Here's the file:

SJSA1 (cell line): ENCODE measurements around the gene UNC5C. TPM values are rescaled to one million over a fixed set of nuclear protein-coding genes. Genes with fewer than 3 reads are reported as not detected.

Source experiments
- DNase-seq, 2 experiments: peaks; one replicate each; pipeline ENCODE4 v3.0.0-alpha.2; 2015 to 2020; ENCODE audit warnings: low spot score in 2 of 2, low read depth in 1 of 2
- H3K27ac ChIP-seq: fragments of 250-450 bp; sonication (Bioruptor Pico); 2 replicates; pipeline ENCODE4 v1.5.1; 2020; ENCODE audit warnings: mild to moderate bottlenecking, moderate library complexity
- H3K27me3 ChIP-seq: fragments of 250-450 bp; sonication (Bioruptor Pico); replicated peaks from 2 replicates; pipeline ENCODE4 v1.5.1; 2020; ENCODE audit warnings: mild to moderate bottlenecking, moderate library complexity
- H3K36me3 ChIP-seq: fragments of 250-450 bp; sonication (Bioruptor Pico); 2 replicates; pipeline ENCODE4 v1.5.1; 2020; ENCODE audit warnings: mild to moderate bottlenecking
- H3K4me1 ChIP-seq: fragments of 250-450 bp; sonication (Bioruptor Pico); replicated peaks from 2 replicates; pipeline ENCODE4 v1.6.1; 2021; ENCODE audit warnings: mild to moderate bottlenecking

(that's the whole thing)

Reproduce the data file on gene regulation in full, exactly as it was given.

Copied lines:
SJSA1 (cell line): ENCODE measurements around the gene UNC5C. TPM values are rescaled to one million over a fixed set of nuclear protein-coding genes. Genes with fewer than 3 reads are reported as not detected.

Source experiments
- DNase-seq, 2 experiments: peaks; one replicate each; pipeline ENCODE4 v3.0.0-alpha.2; 2015 to 2020; ENCODE audit warnings: low spot score in 2 of 2, low read depth in 1 of 2
- H3K27ac ChIP-seq: fragments of 250-450 bp; sonication (Bioruptor Pico); 2 replicates; pipeline ENCODE4 v1.5.1; 2020; ENCODE audit warnings: mild to moderate bottlenecking, moderate library complexity
- H3K27me3 ChIP-seq: fragments of 250-450 bp; sonication (Bioruptor Pico); replicated peaks from 2 replicates; pipeline ENCODE4 v1.5.1; 2020; ENCODE audit warnings: mild to moderate bottlenecking, moderate library complexity
- H3K36me3 ChIP-seq: fragments of 250-450 bp; sonication (Bioruptor Pico); 2 replicates; pipeline ENCODE4 v1.5.1; 2020; ENCODE audit warnings: mild to moderate bottlenecking
- H3K4me1 ChIP-seq: fragments of 250-450 bp; sonication (Bioruptor Pico); replicated peaks from 2 replicates; pipeline ENCODE4 v1.6.1; 2021; ENCODE audit warnings: mild to moderate bottlenecking